The guys over at Ajaxian asked me to do answer a couple questions for them (on video) so I set about forming it into a mini-presentation. I discuss a couple things:
- What’s happening in jQuery Core, jQuery UI, and the jQuery Project.
- What upcoming browser features I’m excited about.
- Some things that should change about Open Web development.
View Flash Version (on Vimeo.com) – Download .mp4 (80mb, Must be Logged In to Vimeo.com)
Update: I also have a small 320×240 video: Download .mov (16mb)
Let me know if you have any follow-up questions, I’ll be happy to answer them. Additionally, this is the first time recording a presentation in my new office. I’m pleased with the result (even though the quality of the camera is quite poor). It was quite easy to get set up and perform, which is exciting – I may do some more, short, presentations if there’s interest.
Paul Goscicki (May 7, 2008 at 9:00 am)
Download link results in a 404.
Paul Goscicki (May 7, 2008 at 9:01 am)
Uhm, actually it seems I need to be logged in to download.
Scott T. (May 7, 2008 at 9:20 am)
* Too dark! Get some bright lights.
* Green screen the slides and stitch them in later
Decent pace for a live talk. Might be better if it was a little more ADD for the web, though doing that and maintaining clarity takes practice and work (see the infamous Lessig & sxipper pressies). Overall, I’m not sure a video is the best way to convey bullets/roadmaps like this but I guess different strokes …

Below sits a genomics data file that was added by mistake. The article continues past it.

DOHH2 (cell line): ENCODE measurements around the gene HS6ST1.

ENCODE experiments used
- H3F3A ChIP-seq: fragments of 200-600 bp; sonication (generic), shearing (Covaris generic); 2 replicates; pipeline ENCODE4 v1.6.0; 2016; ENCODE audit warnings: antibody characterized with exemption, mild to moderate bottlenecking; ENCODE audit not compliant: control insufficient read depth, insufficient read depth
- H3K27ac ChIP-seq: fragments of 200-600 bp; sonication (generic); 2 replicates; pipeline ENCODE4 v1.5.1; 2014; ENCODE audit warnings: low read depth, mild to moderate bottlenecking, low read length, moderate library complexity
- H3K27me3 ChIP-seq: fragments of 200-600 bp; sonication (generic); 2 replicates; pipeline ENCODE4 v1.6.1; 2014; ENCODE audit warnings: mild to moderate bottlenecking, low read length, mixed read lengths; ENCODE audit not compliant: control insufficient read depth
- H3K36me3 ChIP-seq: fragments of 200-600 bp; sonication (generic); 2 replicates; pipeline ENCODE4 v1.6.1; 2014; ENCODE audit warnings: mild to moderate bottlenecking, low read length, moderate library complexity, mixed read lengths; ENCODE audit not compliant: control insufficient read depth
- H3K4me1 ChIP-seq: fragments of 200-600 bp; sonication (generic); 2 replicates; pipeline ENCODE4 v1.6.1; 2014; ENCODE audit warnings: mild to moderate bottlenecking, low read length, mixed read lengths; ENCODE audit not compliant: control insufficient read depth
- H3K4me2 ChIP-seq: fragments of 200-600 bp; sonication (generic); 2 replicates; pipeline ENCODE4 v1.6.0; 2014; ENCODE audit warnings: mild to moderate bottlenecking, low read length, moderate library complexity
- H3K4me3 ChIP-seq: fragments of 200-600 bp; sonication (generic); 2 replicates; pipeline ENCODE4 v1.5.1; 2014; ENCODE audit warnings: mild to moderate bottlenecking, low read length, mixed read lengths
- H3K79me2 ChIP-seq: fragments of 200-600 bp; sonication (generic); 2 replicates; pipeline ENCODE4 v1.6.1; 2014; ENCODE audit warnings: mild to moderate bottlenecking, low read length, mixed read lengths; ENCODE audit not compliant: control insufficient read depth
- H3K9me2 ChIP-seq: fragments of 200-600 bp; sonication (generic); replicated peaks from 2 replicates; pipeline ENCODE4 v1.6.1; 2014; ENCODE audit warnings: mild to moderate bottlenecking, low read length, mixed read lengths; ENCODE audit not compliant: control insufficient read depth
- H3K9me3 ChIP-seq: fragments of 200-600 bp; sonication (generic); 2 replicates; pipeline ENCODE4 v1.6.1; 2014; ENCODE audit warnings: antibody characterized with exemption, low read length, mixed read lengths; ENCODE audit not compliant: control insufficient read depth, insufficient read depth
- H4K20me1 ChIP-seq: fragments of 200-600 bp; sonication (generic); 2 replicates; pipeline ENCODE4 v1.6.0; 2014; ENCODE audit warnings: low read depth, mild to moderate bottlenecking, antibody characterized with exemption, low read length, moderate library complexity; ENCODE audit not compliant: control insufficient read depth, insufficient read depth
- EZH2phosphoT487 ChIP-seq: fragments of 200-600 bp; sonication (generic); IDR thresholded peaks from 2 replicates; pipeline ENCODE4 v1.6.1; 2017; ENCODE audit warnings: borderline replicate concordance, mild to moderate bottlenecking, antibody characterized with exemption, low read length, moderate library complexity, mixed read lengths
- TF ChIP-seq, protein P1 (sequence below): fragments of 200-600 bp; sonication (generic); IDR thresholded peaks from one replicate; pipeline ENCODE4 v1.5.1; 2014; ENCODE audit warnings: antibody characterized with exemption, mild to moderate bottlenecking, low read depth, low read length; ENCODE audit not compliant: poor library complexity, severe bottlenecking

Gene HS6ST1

John Resig (May 7, 2008 at 9:30 am)
@Scott: Kind of hard to make it brighter without washing out the screen. I’m a little confused by your “green screen” request – were the slides unreadable? They were definitely fuzzy – but nothing that a better (non-iSight-in-Macbook) camera can’t fix.
I was in a tricky situation since I kind of “had to” give this talk by video for the Ajaxian folks. In the future, I would definitely want to demonstrate things, show live examples, etc. – stuff that couldn’t easily be done via a static page.
alsanan (May 7, 2008 at 10:02 am)
Hi. I don’t know about the rest of your readers, but I’m not english-native so I can read and write in pretty good english, but I’m bad talking and understanding english talks. I like the idea of videos but if some text is attached to the post I think it’s even better.
Andrew Herron (May 7, 2008 at 10:12 am)
Great news about jQuery and its upcoming changes; it’s one of the reasons we’ve made it our primary library here at work.
The one thing I take issue with the need for standardized audio and video codecs. Who would decide this and then why would you want to force the world to live with that decision? What might be a good codec now may not be in 6 months or a year and while some browsers are quick to push these kinds of updates, others are quite lacking. Of course, if we had a promising open source option for both (though we do have ogg for audio and Adobe is apparently opening Flash) then I’d be all for it. Tying the hands of developers to a single ‘standard’ codec would seem to stifle innovation and would only move to alienate others.
I think the better solution would be to create a standard for specifying the codec you’re going to use. I agree that right now users can have very different experiences from what the developer intended, but this appears to be more of a fault of the plugin developers and the browser’s implementation.